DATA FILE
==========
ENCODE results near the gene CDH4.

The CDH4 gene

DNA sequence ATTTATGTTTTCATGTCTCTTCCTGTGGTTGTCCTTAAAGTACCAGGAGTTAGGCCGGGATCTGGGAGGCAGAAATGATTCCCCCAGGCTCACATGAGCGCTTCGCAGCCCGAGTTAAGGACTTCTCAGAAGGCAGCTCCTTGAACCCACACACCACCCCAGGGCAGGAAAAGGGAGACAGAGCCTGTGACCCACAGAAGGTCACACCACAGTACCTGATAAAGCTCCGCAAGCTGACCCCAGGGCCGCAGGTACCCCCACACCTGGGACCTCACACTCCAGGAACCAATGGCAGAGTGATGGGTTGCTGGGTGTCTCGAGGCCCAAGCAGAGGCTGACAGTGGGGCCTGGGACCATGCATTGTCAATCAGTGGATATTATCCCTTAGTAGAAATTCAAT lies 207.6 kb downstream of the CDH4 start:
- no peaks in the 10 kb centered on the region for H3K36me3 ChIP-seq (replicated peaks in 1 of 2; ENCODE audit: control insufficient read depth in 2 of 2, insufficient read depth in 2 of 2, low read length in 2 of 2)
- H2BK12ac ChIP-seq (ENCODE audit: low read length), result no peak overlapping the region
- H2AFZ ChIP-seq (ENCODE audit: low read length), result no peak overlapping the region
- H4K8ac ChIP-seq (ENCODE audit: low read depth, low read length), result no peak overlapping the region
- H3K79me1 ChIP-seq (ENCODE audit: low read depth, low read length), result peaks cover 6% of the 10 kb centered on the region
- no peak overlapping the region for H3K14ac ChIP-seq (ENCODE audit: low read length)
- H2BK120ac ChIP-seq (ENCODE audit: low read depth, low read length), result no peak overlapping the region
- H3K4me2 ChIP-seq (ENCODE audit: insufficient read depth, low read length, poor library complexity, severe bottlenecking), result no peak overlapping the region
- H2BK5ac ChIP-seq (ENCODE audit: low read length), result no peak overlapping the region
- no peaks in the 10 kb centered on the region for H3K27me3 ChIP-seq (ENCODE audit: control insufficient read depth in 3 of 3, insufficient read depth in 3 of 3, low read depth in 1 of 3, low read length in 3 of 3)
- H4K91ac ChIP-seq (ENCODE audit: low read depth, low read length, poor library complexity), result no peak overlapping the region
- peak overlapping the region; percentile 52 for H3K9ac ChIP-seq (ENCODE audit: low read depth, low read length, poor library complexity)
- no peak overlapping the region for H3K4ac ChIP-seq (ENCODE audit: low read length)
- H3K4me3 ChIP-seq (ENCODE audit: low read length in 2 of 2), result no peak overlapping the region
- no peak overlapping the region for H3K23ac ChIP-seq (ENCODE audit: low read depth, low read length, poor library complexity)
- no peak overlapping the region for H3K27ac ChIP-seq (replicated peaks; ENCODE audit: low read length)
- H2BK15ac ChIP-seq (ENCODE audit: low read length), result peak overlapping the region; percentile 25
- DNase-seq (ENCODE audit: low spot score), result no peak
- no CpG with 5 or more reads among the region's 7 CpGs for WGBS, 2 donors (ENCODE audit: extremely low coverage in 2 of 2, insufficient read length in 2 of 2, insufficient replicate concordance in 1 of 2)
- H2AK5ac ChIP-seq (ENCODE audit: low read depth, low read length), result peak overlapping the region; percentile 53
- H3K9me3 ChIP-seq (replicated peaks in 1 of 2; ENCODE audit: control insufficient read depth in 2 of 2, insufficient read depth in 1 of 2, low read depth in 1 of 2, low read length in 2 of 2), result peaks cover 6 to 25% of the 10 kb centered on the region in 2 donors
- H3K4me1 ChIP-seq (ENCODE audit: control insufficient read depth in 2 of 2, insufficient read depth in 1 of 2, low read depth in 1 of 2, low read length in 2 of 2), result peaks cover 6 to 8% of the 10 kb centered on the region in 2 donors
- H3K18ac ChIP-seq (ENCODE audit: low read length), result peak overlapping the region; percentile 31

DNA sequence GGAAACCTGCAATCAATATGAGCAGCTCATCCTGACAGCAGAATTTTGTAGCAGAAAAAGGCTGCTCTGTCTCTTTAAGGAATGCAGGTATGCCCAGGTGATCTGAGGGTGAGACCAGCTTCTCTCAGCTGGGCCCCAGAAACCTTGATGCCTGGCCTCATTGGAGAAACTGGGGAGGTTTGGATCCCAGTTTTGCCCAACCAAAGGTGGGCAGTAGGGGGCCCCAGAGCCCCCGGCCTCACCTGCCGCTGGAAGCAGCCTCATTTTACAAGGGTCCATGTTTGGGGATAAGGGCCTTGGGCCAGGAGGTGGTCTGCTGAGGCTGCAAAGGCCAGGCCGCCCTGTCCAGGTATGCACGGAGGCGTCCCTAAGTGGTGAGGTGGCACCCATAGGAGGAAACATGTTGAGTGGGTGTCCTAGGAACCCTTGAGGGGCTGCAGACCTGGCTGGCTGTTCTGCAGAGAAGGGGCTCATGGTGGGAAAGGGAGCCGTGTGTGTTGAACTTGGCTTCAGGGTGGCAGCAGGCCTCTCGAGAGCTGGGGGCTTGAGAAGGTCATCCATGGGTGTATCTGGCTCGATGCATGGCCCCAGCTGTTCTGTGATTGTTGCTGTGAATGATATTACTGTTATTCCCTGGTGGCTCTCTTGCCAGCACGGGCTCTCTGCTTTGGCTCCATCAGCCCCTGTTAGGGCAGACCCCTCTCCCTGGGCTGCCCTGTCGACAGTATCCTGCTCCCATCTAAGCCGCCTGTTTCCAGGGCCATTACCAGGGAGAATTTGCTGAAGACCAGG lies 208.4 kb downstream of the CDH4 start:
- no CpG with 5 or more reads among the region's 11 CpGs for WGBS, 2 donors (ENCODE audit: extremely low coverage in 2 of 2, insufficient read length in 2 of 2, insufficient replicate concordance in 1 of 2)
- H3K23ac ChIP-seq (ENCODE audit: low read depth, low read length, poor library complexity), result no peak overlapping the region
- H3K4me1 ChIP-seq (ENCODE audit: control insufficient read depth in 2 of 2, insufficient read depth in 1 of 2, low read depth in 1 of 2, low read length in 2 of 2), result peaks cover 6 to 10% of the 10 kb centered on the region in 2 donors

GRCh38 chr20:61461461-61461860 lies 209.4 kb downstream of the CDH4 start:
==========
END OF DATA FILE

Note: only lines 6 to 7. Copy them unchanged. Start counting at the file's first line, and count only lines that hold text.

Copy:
- H2AFZ ChIP-seq (ENCODE audit: low read length), result no peak overlapping the region
- H4K8ac ChIP-seq (ENCODE audit: low read depth, low read length), result no peak overlapping the region